The moment any human endeavor gains a profit motive, it is no longer humble before creation. If greed invents short shortsighted economic motives, or competition drives research and ignores evidence, or political power is the reason for analysis, we fall back into the realm of human affairs. We might become successful in those terms, but only at the expense of distancing ourselves from universal Truth.
We're in such a dead end that most people now believe that profit produces happiness and greed is a virtue. We think that offloading physical effort to mechanization and thinking to digitization makes us better. We use technology as an excuse to make ourselves less, not more conversant with nature.
A world ballooning with over seven billion human beings, the vast majority of whom are happy to make use of science and technology without realizing that its fictions are trapping us in a dead end. On top of that, many of that majority still cling to older ideas of species divinity based on the last round of wrong headed human self-aggrandizement. Humility is about as far from religion, science, economics or education as we can possibly place it.
Yet Truth surrounds us intimately and continuously, if only we'd quiet our thoughts and feel it.
Kant's noumena & phenomena
Plato's allegory of the cave
Causality gives us the appearance of intimate knowledge, it's the source of arrogance.
"Every story is a slippery conjecture, a catchy conjecture..."
Perception is the greatest prejudice of all.
There isn't a test for any disease, there are correlated results. Correlation in statistics is a purely abstract means of understanding reality.
Does teaching an idea based on the fact that it's our best way of explaining of explaining it make the knowing less valuable?
Sunday, December 4, 2011
Wednesday, November 16, 2011
Well, at least we've institutionalized half of the human race. If this were happening based on race, people would be up in arms.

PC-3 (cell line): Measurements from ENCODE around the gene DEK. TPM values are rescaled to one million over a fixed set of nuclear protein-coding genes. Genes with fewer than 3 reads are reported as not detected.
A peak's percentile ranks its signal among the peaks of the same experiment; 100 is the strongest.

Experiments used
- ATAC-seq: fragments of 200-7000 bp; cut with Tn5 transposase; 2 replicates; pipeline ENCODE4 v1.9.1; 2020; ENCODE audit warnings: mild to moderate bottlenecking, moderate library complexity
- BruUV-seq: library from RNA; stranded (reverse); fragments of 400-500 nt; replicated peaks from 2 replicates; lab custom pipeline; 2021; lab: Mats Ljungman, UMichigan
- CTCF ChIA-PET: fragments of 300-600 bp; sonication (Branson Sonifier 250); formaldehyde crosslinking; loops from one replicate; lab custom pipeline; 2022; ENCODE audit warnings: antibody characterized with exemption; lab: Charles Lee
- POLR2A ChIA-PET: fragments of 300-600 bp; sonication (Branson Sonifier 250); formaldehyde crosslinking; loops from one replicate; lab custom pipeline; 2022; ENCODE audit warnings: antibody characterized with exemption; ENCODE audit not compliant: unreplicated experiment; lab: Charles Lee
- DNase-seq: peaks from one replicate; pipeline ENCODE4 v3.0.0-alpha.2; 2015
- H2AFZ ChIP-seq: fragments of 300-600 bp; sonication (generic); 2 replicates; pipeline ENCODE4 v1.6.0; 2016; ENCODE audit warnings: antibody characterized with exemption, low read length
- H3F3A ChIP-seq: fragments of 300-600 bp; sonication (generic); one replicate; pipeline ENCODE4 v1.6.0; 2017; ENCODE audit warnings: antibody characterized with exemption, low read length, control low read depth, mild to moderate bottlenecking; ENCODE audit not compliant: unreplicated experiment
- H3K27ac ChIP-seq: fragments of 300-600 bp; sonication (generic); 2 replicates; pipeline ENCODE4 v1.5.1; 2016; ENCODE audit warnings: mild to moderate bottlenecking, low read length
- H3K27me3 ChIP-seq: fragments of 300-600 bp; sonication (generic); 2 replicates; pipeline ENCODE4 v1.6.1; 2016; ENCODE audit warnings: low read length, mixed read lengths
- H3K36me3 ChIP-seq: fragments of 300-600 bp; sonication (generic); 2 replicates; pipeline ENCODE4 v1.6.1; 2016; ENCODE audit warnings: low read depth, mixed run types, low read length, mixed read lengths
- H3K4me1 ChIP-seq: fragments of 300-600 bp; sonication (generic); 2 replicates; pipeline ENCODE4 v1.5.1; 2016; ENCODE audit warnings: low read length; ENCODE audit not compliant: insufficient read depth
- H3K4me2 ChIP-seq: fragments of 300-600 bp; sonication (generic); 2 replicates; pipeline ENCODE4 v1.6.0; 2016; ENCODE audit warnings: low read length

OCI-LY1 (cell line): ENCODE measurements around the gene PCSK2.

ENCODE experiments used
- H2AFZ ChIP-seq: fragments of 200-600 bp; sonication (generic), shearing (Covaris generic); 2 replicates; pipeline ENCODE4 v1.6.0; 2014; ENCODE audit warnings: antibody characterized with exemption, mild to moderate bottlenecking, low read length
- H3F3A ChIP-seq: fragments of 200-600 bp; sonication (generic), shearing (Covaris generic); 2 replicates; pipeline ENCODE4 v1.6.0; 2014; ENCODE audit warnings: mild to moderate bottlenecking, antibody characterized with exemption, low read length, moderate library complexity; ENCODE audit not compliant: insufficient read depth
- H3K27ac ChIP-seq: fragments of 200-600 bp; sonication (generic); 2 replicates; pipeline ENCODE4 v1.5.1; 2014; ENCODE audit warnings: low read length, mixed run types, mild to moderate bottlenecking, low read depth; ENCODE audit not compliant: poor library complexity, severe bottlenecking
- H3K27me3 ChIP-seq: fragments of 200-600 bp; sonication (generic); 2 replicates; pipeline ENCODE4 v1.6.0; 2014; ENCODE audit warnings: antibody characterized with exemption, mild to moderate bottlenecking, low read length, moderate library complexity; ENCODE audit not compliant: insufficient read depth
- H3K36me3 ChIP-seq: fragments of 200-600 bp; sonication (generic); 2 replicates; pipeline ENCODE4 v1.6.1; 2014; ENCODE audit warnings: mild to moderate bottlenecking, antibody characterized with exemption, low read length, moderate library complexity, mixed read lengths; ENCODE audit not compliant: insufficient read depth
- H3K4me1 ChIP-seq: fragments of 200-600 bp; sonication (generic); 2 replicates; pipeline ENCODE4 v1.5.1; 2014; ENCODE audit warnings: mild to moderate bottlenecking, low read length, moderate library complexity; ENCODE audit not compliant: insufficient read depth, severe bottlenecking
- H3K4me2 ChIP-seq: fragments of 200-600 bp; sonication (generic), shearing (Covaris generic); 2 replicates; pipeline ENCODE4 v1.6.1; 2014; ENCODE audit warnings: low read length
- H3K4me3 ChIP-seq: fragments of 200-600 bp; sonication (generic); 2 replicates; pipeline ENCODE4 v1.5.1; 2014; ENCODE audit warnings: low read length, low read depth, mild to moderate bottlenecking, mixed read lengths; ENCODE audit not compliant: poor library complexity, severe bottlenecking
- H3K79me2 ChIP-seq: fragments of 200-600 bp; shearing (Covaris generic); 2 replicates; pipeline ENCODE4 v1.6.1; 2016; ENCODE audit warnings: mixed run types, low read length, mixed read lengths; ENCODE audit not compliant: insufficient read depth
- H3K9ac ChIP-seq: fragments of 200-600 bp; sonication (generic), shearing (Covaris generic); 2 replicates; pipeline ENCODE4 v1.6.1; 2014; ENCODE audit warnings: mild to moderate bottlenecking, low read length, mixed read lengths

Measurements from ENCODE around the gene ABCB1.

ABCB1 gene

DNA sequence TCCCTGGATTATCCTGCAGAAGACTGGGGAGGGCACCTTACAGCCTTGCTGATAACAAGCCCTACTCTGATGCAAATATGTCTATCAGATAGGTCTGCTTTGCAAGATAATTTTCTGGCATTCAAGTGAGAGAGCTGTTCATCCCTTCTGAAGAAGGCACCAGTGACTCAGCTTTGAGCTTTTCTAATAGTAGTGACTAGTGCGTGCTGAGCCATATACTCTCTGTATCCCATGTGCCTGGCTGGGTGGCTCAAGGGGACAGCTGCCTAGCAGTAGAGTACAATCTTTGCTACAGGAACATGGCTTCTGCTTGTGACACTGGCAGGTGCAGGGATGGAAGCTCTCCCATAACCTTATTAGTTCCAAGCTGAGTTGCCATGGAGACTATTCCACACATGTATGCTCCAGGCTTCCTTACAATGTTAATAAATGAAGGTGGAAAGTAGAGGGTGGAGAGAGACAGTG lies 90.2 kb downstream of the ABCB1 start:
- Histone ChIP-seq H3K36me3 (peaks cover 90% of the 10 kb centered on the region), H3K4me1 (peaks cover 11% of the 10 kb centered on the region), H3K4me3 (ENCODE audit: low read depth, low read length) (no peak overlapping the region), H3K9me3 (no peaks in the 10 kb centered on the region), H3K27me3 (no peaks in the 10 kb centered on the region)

TeacherHann on twitter suggested that traits we've bred into men are redundant now that we don't hunt, gather or manufacture anything. We still hunt, gather and manufacture things, we've just found a way to off-load it to out-of-sight, globalized slaves we don't have to think about.
Then we de-value work that boys enjoy (physicality, single minded intensity), because we've made most of the human race serve our own systemic greed and laziness. We've gotten to the point now where there are psychological factories designed around reshaping boys to sit in cubicles.
Wednesday, November 9, 2011
9. We really do breed like rabbits, unfortunately we don't die like them.
8. After millennia of cruel dictatorial rule, we finally develop a system of representative government and half the people in it can't be bothered to even vote, let alone participate in a meaningful way.
7. When we develop technology, a stunning percentage of us just get fat from it, and end up doing less.
6. Everyone competing in a free market thinks that a monopoly is the goal.
5. Many augmented human beings are just going end up being amplified ass holes.
4. When given an opportunity to compete, many of us immediately cheat under the misconception that winning on paper is the point of playing a game.
3. We prefer to blame other people for our own short comings. (or invent some if they don't have anything obvious - see #2)
2. We invent differences in order to divide ourselves for our own, individual advantage (racism is purely selfish in nature). Do you think all the black dogs hate the brown dogs? (they wouldn't even if they weren't colour blind)
1. We say we embrace change, but only if something embraces the change for us, we don't want to actually have to do something.